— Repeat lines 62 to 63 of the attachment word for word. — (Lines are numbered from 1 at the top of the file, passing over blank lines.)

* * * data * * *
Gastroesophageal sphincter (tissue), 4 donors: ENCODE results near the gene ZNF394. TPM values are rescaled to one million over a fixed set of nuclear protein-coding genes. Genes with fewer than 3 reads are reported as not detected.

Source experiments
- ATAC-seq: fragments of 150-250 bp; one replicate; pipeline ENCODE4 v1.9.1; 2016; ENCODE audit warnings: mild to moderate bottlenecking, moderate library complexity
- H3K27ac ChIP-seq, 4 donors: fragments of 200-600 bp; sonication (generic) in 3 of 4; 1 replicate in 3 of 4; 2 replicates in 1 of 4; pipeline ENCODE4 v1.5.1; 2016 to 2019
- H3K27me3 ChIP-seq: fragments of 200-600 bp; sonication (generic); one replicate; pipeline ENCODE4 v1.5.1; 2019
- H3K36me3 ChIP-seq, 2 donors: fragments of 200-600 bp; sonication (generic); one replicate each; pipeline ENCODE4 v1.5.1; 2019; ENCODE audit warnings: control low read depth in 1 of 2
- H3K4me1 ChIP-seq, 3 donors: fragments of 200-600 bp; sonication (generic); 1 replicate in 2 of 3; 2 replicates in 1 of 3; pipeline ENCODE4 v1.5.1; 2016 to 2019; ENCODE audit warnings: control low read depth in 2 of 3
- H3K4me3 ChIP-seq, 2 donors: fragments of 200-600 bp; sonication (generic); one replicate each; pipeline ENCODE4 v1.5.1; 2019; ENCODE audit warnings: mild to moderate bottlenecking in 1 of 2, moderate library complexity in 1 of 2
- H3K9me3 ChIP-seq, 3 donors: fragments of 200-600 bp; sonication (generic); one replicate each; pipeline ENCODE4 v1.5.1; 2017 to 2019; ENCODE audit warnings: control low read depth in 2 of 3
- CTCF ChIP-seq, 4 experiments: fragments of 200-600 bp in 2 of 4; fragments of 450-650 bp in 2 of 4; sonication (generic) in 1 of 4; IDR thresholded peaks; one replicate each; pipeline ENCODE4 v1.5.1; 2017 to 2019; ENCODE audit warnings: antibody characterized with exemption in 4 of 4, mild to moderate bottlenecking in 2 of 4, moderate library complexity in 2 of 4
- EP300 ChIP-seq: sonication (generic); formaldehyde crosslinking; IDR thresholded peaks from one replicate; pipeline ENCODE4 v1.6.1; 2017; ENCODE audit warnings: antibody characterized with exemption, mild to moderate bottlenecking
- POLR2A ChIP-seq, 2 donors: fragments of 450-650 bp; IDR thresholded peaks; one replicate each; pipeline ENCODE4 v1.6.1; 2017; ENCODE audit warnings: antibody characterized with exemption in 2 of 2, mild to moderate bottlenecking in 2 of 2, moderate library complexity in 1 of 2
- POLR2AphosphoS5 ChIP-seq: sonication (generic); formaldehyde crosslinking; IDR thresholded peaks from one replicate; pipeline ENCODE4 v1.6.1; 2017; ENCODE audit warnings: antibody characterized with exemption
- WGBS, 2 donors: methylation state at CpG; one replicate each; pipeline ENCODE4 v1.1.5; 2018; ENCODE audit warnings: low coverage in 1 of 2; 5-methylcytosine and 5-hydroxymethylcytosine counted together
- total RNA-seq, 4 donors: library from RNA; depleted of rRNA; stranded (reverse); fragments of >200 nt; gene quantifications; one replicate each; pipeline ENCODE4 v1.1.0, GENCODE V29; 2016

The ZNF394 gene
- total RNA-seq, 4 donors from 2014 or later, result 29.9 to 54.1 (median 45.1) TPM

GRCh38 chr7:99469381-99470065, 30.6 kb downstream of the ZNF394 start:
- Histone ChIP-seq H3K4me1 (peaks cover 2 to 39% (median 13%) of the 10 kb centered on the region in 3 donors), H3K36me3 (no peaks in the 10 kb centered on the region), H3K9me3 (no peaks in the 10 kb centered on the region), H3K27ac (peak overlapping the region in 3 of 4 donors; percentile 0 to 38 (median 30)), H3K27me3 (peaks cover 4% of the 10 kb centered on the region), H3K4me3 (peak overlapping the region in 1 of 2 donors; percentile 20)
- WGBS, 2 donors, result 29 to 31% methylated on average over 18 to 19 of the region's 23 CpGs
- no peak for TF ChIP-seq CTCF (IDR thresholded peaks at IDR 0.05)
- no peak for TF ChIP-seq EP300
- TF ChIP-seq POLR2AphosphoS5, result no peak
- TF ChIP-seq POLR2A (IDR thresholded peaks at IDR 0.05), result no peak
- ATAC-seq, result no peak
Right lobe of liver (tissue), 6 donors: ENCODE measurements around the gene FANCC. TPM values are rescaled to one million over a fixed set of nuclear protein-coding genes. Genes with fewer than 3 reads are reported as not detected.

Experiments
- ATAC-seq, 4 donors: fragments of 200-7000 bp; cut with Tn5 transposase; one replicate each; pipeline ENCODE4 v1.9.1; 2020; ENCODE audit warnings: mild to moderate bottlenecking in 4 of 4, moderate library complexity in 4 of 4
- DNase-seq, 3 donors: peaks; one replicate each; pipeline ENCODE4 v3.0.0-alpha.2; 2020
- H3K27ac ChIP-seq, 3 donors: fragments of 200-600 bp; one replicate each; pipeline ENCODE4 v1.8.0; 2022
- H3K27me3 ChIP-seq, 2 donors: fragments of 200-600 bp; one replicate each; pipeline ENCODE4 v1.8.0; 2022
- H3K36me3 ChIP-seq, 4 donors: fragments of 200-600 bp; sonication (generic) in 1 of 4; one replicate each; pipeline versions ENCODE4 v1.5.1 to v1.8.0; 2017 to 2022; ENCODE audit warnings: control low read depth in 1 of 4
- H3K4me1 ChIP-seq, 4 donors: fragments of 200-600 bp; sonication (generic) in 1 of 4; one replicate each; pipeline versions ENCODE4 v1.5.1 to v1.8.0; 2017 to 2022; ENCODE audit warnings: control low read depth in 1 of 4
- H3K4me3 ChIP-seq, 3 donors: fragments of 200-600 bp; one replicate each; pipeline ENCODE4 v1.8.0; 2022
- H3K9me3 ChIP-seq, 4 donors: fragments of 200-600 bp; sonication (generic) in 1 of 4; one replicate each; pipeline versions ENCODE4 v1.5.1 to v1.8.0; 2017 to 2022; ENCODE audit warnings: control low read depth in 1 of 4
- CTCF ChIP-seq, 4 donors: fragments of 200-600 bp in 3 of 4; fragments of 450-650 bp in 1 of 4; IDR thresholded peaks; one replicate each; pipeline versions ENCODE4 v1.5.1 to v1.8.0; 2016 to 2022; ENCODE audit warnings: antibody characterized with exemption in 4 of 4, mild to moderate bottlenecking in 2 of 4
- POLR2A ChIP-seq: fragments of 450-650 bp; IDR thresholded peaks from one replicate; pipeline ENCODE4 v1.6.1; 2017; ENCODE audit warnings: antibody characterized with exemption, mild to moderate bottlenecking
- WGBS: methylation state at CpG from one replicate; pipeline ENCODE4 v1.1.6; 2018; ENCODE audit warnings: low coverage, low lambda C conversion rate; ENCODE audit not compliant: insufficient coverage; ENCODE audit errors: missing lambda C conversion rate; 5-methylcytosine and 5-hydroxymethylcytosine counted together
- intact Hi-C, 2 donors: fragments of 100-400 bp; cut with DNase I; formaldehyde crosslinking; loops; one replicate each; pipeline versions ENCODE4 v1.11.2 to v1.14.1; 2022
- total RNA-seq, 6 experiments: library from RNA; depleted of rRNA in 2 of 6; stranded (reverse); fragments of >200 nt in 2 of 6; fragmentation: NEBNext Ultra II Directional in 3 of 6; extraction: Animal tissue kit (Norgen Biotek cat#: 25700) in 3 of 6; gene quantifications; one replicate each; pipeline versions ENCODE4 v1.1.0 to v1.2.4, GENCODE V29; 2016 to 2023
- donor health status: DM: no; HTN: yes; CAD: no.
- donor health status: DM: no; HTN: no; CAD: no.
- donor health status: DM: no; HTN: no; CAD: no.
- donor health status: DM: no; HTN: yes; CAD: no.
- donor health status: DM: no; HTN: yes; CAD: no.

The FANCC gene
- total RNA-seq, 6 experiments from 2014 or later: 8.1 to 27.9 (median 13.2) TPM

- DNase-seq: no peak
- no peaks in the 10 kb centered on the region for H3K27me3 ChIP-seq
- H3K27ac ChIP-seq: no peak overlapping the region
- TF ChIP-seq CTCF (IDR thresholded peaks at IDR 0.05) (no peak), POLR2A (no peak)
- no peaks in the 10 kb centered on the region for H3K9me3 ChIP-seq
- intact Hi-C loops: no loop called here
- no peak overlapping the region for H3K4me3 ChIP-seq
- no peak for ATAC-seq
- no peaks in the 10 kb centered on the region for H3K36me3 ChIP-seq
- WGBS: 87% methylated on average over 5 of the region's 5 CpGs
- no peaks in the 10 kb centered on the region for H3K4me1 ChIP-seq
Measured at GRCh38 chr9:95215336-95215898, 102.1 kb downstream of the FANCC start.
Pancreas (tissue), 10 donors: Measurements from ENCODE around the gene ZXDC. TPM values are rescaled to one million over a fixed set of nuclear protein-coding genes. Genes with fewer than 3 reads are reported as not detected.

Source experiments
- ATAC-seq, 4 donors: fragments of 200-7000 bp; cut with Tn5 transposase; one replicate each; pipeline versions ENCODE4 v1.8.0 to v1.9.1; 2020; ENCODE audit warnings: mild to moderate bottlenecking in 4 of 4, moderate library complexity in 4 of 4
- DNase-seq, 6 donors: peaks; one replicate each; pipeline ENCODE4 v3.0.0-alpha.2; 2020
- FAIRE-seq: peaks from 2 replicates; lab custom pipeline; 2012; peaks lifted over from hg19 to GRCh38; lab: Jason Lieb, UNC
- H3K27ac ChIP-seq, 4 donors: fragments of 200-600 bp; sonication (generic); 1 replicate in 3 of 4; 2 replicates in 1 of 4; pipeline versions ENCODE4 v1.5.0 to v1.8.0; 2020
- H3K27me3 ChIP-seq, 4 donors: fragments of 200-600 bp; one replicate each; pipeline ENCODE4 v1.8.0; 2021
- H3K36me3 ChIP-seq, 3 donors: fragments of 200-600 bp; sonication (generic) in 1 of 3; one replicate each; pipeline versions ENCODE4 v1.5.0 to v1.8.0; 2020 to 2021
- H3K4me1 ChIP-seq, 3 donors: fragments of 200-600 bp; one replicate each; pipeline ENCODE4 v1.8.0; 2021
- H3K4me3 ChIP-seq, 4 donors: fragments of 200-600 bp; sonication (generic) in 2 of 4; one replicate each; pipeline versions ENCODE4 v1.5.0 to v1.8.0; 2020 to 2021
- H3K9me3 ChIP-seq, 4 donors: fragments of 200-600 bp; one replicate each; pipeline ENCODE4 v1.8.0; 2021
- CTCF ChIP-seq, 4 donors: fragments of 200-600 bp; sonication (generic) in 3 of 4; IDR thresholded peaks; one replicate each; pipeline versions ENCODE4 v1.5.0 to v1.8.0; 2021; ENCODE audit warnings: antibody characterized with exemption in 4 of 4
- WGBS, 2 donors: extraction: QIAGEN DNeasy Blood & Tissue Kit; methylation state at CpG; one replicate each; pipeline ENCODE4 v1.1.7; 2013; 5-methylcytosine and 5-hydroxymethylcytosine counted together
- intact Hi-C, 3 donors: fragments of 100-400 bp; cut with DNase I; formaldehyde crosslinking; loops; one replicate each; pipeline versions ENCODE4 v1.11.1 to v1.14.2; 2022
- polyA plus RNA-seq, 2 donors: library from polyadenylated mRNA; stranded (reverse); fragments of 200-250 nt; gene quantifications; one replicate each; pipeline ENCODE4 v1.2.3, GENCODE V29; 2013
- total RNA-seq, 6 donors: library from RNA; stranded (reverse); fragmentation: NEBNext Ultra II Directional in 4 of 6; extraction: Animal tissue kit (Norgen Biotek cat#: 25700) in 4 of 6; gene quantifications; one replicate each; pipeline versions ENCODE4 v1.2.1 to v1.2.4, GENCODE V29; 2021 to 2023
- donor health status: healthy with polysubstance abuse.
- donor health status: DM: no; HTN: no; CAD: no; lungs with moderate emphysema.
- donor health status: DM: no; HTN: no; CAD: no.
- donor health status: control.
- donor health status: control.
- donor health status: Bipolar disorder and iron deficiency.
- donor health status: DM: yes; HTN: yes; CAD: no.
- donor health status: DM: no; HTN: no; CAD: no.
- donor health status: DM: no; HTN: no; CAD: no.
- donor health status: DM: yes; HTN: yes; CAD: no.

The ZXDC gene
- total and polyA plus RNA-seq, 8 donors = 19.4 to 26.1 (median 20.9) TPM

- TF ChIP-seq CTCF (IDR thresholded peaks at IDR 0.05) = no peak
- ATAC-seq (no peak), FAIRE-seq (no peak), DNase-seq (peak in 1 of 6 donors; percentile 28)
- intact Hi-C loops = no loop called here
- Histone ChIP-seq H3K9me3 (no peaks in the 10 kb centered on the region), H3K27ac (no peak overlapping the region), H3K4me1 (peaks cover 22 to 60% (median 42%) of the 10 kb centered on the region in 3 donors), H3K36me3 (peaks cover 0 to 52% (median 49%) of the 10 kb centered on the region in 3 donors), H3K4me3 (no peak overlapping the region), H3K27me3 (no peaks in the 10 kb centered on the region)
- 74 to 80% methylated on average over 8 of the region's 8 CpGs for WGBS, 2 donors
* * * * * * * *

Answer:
- ATAC-seq, 4 donors: fragments of 200-7000 bp; cut with Tn5 transposase; one replicate each; pipeline versions ENCODE4 v1.8.0 to v1.9.1; 2020; ENCODE audit warnings: mild to moderate bottlenecking in 4 of 4, moderate library complexity in 4 of 4
- DNase-seq, 6 donors: peaks; one replicate each; pipeline ENCODE4 v3.0.0-alpha.2; 2020